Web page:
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PSM financial adviser: Sole consortium fails technical evaluation
Posted by :Team Aman newsPosted date : February 15, 2015In BUSINESSComments Off on PSM financial adviser: Sole consortium fails technical evaluation
Disqualification would further delay privatisation by six months. CREATIVE COMMONS
An evaluation committee has knocked out the sole consortium that submitted a bid for taking over the job of financial adviser for selling the Pakistan Steel Mills (PSM) on technical grounds, dealing a blow to the plan of privatising the ailing entity by the end of this year.
The consortium of Pak-China Investment Bank, Grant Thornton consulting, Tyazhpromexport, RIAA Law and AASA Consulting could not obtain the minimum 70 marks during technical evaluation by the committee on Friday, a senior official of the Privatisation Commission told The Express Tribune.
In its last meeting, the board of Privatisation Commission (PC) had allowed the commission to consider the technical and financial proposal of the sole consortium that placed the bid in response to the Expressions of Interest (EOI) invited by the government.
The board took the decision on the basis of legal advice that allowed the hiring of the financial adviser on a single-bid basis. Legal wizards were of the opinion that the contract awarded on the basis of single bid would not be in violation of the Public Procurement Regulatory Authority rules.
The board had allowed the PC to hire the consortium provided its bid was technically and financially viable.
The evaluation committee invited the interested party this week, asking it to make a technical presentation. The consortium was judged on the basis of relevant experience to carry out the job, competency of the team, work plan and methodology and presentation. However, the consortium failed to obtain the needed 70 points and stood disqualified.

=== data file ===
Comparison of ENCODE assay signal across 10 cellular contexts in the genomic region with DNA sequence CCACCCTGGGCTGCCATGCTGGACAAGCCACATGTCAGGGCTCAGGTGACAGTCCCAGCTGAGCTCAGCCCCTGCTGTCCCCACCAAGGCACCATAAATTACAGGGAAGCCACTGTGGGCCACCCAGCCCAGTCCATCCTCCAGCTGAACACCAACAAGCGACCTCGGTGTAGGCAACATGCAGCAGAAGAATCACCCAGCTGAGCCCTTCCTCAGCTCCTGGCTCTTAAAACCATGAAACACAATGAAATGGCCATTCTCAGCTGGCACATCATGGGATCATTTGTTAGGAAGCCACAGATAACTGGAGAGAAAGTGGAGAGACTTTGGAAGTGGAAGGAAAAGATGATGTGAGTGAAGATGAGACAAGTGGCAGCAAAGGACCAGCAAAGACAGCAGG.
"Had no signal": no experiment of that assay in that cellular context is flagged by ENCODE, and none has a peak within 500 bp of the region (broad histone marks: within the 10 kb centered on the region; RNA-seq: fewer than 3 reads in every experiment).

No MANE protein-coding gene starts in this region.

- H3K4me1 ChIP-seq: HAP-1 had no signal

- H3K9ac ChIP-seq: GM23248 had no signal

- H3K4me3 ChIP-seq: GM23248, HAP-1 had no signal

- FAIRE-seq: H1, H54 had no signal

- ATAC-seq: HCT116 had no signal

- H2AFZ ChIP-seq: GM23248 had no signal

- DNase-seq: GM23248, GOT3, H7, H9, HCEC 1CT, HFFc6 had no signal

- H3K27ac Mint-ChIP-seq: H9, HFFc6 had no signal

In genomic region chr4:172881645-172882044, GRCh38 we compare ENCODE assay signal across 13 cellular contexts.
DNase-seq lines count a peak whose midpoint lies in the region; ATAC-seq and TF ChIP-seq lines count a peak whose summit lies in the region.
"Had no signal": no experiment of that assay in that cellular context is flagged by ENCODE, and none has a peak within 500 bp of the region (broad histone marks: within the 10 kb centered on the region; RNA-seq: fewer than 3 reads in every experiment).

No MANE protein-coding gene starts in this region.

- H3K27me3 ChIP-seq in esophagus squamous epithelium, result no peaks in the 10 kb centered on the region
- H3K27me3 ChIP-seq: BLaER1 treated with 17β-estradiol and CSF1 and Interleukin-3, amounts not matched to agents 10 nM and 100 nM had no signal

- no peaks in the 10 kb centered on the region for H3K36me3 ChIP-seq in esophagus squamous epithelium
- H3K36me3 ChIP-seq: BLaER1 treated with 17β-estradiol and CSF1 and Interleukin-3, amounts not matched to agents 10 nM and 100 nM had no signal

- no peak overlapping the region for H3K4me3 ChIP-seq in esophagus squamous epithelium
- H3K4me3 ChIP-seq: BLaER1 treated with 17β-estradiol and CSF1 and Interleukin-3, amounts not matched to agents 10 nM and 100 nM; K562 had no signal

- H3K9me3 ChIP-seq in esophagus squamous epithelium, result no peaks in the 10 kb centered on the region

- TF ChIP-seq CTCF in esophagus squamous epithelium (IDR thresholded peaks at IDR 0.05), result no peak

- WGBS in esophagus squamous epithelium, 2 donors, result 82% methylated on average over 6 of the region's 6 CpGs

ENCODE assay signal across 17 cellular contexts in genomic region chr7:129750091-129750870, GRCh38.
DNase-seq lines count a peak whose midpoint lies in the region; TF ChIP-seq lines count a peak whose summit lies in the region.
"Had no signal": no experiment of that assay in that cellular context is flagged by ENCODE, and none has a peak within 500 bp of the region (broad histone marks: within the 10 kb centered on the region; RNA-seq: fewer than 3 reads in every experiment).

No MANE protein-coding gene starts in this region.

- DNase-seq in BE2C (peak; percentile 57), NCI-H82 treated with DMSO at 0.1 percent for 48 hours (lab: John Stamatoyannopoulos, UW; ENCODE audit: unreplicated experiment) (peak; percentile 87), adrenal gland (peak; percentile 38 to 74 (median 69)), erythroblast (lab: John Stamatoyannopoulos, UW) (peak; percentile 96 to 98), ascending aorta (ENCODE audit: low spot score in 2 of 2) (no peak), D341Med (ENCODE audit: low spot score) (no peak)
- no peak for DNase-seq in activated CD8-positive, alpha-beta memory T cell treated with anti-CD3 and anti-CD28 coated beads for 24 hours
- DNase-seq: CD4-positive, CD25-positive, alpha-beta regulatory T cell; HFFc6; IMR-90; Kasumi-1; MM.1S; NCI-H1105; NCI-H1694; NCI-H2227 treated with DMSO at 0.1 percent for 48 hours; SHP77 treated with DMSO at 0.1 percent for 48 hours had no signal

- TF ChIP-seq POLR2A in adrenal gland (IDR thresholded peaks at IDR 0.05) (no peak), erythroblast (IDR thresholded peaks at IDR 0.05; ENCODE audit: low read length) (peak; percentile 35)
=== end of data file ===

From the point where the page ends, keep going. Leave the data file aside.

The EOI for hiring the financial adviser was floated in October last year. The last date for the submission of technical and financial proposal was November 28, 2014.
Only two parties expressed interest and requested to extend the deadline for the submission of the proposal. In view of this request, the deadline was first extended to December 12, then to December 29 and finally to January 14.
After coming to power, the PML-N government had decided to privatise the country’s largest industrial complex. Subsequently, the Cabinet Committee on Privatisation granted approval for an early implementation of the privatisation programme, which included the ailing unit.
It first set the December 2014 deadline to privatise the PSM. The deadline was twice revised and has now been extended to December this year. The government’s privatisation agenda is succeeding only to the extent of divestment of shares of profitable entities.
The PC official said that the disqualification of the consortium would further delay the privatisation of the entity by at least six months. He said this has been conveyed to Prime Minister Nawaz Sharif. The government would now re-advertise the EOI for hiring the financial adviser.
PC Chairman Mohammad Zubair has said that companies were reluctant to show interest in being appointed as financial adviser for PSM, due to its history, especially the political implications and Supreme Court’s verdict on its previous privatisation.
On the same grounds, he had argued in the board to hire the adviser on a single-bid basis instead of re-advertising the EOI. However, his plans failed after the single party fell short of expectations.
The accumulative losses of PSM have crossed Rs200 billion and the Economic Coordination Committee approved a Rs18.5 billion bailout package in April last year to restructure the entity before its privatisation.
However, the PC chairman told the board that the bailout package has also ended, “with no considerable outcome”.
The Pakistan Peoples Party has also opposed the privatisation of PSM, as it had recruited thousands of people on the basis of political loyalties in its last five-year tenure.
Published in The Express Tribune, February 15th, 2015.
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